A great bawling travels
through the other wooden houses
lining the streets of Dvinsk –
houses of carpenters, closing their eyes;
houses of watchmakers, pulling on thick pajamas.
The message? Jacob and Kate Rothkowitz
with newly born fourth child:
praise God. Now please,
if you can, quiet the child,
so we can get some sleep.
Marcus Rothkowitz is frail, given to fits
of crying. Over what? Perhaps a calcium deficiency:
red-cheeked and coughing, wide-open brown eyes,
they stare in infant terror as tears form like spittle
at their edges. Each day, Father Jacob trudges off in the snow
littering the lamp-lit cobblestone streets at dawn
to his pharmacy. And though there are no pogroms in Dvinsk,
there are Cossacks with whips on horses, galloping like ghosts
through the streets, bloodying Jews.
Behind, between, beside the rectangles,
a damp muted blue, with solemn black
reminiscences within the blue. “Color,”
our teacher says. “Think of how hard,
to describe a color.” How much harder
to choose one. I think of Robert Hayden’s
“blue-black cold,” but Rothko’s blue
isn’t cold, or warm. Touch metaphors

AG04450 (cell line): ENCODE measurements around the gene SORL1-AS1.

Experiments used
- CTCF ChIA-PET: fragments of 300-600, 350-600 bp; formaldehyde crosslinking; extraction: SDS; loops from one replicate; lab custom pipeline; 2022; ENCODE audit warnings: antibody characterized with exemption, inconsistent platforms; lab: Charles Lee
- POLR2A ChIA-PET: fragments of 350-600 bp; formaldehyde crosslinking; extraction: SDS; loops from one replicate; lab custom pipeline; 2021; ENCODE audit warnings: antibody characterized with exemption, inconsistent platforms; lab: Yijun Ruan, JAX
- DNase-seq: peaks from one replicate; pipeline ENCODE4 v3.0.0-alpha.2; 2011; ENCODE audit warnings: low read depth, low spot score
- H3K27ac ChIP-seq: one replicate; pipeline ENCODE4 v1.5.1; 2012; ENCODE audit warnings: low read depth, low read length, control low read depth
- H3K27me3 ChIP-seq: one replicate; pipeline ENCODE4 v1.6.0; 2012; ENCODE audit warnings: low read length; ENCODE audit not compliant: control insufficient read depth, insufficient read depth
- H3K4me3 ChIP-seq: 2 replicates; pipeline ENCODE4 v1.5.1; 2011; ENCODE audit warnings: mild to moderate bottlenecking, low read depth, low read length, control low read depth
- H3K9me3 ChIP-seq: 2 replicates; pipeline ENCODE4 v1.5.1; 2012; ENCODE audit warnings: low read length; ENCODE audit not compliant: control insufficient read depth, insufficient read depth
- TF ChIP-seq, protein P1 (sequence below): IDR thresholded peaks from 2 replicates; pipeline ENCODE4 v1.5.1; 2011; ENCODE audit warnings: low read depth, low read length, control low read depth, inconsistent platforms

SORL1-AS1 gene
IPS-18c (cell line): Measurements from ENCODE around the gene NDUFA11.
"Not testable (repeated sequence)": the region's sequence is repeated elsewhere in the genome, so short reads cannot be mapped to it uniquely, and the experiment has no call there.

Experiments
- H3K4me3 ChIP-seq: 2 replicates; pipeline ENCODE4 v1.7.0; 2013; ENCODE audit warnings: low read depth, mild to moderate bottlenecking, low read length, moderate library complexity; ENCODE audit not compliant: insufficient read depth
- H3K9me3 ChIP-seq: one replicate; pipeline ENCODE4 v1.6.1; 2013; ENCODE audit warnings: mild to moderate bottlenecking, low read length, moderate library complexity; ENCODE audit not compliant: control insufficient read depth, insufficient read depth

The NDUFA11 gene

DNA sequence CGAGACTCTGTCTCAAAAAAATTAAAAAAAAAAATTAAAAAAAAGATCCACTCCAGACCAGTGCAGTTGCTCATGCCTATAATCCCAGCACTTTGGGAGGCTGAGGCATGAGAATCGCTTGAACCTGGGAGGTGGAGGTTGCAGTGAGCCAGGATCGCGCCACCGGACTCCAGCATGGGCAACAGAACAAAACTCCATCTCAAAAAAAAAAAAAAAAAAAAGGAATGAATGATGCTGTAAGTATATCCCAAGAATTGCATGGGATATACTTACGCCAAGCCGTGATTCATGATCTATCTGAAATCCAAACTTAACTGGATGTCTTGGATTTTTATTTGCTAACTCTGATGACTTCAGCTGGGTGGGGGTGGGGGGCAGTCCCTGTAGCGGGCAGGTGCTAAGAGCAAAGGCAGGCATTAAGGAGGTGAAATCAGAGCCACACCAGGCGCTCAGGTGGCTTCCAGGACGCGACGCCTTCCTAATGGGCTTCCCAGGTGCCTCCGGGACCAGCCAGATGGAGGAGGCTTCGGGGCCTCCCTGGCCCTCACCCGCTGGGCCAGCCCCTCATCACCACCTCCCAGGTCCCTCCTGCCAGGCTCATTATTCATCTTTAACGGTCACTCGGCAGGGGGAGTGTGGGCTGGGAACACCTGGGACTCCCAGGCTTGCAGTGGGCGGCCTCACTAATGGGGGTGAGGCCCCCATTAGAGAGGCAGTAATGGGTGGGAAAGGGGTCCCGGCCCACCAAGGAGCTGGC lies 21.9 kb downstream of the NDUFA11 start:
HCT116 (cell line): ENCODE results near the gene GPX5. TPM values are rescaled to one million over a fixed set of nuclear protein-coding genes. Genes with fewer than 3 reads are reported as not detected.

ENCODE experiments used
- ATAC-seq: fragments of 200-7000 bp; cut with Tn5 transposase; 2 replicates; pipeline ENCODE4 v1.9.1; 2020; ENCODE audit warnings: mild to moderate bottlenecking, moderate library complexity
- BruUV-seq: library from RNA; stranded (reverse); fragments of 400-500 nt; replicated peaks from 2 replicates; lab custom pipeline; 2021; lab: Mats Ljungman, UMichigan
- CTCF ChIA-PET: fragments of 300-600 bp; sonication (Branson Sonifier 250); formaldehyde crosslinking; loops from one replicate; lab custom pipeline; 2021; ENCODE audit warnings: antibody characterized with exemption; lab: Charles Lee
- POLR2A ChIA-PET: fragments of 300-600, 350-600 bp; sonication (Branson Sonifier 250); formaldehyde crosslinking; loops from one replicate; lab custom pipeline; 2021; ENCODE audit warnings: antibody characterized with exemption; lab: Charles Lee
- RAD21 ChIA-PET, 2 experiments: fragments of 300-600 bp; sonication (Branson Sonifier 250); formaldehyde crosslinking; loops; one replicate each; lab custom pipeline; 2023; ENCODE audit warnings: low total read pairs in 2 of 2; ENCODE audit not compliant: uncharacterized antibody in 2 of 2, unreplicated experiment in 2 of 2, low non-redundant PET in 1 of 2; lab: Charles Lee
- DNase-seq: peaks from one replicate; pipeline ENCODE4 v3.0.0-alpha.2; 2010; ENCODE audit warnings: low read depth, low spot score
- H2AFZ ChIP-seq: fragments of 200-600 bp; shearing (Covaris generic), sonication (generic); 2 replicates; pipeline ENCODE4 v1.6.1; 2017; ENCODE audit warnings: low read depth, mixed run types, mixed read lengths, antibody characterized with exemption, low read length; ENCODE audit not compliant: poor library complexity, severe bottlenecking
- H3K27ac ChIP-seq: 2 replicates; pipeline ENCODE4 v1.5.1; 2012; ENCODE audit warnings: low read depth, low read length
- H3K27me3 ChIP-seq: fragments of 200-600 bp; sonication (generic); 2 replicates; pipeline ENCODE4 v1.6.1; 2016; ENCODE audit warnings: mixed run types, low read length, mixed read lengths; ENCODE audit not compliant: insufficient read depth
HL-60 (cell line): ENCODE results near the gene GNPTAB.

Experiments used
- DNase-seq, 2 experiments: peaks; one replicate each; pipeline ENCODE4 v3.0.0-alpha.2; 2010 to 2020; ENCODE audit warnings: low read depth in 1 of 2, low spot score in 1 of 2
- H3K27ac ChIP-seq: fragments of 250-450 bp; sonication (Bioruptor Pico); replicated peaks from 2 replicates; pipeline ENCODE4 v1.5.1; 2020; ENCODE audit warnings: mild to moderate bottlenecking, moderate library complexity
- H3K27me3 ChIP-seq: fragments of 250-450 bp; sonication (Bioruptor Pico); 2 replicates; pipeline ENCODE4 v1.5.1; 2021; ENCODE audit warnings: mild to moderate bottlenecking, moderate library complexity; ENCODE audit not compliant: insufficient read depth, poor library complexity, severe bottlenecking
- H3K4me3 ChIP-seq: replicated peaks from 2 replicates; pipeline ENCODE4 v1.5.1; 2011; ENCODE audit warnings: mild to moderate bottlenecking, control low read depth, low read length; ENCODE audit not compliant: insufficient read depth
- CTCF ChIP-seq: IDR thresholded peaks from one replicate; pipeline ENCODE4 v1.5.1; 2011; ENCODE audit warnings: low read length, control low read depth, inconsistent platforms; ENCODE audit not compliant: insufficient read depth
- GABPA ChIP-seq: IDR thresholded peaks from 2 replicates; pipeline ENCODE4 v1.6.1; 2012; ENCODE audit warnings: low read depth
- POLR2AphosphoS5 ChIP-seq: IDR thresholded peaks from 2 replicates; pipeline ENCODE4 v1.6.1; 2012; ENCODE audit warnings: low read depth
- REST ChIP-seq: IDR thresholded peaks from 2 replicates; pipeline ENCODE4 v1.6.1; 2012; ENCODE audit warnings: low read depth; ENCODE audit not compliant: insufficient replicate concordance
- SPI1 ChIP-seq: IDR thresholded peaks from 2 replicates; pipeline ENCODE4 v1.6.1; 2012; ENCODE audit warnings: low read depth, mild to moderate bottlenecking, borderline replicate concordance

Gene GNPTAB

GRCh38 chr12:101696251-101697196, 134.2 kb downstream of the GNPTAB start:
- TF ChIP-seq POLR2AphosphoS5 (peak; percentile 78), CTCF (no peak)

feel ill-fitting, if only because I don’t touch
this painting – its hard-to-see bumps and ridges –
so much as I feel it, the color, its – how do I say –
desire and unwillingness to communicate.
What was Rothko trying to do? I think
of Eliot’s “extinction of the personality,”
an act of erasure in the name of transcendence,
(the squares could be big erasers, or erased spaces,
though what is being erased, and what comes through?),
but Rothko was too expressive for aiming at objectivity.
There is such an extravagant reticence,
and the painting is a paradox. Returning to it,
as to an old friend, I feel again its strangeness,
the taciturn way it looks back at you,
eyeless, body-less, a field of color.
These shapes wait for me in the present,
although their neat untidiness
reminds me of childhood, as Rothko might have intended,
even as they hold their secrets
like ambassadors from the future.